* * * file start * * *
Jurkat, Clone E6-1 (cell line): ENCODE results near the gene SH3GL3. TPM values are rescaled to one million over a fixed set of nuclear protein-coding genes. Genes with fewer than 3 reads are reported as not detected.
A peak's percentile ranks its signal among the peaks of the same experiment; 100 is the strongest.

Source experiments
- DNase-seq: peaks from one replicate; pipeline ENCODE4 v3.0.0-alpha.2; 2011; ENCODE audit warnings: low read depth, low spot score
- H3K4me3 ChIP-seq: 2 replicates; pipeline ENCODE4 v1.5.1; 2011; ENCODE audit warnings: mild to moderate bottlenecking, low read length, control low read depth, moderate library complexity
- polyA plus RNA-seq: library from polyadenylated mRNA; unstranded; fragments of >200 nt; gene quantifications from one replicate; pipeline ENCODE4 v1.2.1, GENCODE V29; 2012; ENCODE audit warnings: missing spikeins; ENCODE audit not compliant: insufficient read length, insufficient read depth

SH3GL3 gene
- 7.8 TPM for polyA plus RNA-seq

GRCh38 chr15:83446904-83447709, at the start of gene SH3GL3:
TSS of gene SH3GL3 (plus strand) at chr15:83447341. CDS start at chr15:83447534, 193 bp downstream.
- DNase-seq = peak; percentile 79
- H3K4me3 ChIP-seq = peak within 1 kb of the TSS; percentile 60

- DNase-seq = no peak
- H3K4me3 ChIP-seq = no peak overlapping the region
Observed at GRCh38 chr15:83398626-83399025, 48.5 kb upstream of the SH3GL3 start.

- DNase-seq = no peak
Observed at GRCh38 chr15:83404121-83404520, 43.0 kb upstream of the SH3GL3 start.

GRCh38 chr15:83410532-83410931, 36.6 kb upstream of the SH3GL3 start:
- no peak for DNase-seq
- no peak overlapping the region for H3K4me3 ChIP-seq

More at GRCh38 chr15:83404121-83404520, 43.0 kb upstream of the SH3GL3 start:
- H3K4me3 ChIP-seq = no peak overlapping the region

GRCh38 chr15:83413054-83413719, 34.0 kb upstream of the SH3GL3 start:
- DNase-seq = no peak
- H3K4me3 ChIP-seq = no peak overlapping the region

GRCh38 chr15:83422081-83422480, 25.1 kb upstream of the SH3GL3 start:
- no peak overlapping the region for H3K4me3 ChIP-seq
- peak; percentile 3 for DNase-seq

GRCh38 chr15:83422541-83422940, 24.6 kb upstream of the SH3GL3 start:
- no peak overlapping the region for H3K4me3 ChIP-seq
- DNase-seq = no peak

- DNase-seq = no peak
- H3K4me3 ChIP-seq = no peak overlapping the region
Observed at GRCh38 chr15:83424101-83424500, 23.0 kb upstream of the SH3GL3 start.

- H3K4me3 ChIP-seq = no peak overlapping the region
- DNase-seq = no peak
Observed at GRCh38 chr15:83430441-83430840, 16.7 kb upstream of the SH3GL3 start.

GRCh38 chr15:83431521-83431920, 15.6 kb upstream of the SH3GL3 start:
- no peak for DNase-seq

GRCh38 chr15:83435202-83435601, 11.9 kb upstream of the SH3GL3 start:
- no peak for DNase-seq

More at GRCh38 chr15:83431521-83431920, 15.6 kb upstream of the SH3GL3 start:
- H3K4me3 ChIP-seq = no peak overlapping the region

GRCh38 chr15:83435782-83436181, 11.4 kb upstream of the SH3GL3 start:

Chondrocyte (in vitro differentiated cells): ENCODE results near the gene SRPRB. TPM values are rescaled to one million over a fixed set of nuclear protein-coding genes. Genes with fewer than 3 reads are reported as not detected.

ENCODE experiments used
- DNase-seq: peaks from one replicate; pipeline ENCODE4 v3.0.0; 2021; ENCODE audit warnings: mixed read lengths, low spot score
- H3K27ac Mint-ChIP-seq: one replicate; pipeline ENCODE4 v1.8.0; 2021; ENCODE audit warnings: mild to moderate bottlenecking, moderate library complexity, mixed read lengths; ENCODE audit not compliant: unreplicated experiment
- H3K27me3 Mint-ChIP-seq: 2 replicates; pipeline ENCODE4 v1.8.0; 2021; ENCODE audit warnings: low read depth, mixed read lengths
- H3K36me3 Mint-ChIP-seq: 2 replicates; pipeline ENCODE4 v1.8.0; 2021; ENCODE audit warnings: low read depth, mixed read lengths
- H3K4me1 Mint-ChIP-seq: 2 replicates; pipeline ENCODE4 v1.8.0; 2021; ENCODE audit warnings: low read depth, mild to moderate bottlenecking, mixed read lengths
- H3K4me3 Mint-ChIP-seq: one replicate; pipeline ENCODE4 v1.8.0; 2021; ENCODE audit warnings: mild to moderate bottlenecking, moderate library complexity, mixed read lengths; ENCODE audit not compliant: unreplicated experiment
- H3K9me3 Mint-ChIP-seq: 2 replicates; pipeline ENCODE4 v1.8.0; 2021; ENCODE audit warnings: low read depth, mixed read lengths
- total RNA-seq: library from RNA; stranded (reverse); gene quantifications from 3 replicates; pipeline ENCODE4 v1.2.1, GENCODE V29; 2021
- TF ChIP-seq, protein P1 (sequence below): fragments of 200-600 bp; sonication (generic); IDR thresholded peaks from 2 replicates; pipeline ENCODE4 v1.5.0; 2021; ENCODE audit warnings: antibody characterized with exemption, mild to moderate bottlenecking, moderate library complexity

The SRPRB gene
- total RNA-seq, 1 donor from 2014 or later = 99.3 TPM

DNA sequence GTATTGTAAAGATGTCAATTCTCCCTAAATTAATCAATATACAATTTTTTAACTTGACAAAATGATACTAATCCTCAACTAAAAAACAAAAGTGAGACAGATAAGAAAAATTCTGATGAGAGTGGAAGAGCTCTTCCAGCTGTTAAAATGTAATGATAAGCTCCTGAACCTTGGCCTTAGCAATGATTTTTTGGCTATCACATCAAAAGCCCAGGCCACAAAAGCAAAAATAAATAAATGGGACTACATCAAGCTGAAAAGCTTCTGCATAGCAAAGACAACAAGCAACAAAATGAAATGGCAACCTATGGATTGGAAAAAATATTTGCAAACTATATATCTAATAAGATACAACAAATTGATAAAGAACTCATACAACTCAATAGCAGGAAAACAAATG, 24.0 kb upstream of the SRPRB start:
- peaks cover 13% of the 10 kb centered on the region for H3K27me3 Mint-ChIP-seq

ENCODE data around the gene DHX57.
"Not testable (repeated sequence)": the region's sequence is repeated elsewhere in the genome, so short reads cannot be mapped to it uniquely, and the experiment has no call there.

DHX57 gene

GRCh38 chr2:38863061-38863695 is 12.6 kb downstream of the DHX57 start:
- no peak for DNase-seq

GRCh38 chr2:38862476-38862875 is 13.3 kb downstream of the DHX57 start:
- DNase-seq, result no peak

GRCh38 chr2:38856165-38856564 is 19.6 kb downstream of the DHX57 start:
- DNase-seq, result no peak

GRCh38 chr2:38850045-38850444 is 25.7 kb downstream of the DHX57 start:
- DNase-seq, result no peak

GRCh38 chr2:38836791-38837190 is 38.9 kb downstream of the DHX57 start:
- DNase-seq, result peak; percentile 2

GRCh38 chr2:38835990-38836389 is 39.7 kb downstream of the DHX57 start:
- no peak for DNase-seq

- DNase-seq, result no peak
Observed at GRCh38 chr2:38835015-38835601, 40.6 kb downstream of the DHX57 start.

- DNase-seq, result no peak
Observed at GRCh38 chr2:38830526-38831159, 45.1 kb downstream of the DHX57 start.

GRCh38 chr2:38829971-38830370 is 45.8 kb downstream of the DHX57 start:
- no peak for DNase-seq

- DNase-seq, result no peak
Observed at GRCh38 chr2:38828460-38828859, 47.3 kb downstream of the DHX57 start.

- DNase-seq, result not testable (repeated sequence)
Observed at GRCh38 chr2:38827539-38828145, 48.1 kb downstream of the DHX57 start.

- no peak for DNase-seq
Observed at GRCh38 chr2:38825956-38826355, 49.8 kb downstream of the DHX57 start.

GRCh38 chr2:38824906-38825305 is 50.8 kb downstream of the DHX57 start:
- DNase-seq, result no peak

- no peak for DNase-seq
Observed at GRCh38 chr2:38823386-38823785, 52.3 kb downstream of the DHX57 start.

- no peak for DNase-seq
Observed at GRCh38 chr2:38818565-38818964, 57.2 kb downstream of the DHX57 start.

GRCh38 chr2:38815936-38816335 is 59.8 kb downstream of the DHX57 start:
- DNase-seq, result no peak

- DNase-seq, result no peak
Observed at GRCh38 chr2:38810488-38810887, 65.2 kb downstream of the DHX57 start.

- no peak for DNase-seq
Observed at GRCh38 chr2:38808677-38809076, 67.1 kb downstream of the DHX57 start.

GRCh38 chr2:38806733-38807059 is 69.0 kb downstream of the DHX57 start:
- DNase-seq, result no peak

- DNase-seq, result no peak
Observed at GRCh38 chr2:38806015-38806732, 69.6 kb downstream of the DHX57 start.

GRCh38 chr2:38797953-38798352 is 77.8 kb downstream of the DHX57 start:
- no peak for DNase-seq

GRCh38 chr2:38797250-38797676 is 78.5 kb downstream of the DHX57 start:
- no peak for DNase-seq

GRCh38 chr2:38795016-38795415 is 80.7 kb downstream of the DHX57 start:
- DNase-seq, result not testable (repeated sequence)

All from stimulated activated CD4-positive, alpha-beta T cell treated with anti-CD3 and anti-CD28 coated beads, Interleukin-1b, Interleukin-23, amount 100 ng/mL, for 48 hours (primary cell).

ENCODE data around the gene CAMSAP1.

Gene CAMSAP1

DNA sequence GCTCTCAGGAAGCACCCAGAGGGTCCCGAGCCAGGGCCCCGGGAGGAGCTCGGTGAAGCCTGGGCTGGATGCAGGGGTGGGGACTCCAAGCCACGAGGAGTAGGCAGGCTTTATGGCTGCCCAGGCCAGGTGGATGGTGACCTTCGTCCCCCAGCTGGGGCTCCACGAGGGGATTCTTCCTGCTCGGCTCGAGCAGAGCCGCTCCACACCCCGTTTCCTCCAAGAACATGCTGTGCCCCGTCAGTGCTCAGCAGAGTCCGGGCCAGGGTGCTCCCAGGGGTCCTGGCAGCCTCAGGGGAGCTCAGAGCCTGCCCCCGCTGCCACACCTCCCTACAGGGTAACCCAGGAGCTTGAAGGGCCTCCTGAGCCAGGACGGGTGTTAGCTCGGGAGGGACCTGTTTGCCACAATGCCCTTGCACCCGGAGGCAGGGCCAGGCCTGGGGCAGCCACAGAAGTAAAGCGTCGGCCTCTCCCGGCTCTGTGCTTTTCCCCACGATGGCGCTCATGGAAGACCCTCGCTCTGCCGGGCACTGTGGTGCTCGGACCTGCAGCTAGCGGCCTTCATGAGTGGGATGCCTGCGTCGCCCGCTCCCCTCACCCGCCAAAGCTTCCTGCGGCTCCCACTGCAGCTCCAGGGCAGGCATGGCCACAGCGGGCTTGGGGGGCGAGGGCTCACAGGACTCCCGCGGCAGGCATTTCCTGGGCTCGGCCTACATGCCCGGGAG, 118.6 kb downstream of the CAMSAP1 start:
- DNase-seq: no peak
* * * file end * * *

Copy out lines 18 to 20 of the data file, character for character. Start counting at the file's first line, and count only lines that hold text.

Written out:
GRCh38 chr15:83410532-83410931, 36.6 kb upstream of the SH3GL3 start:
- no peak for DNase-seq
- no peak overlapping the region for H3K4me3 ChIP-seq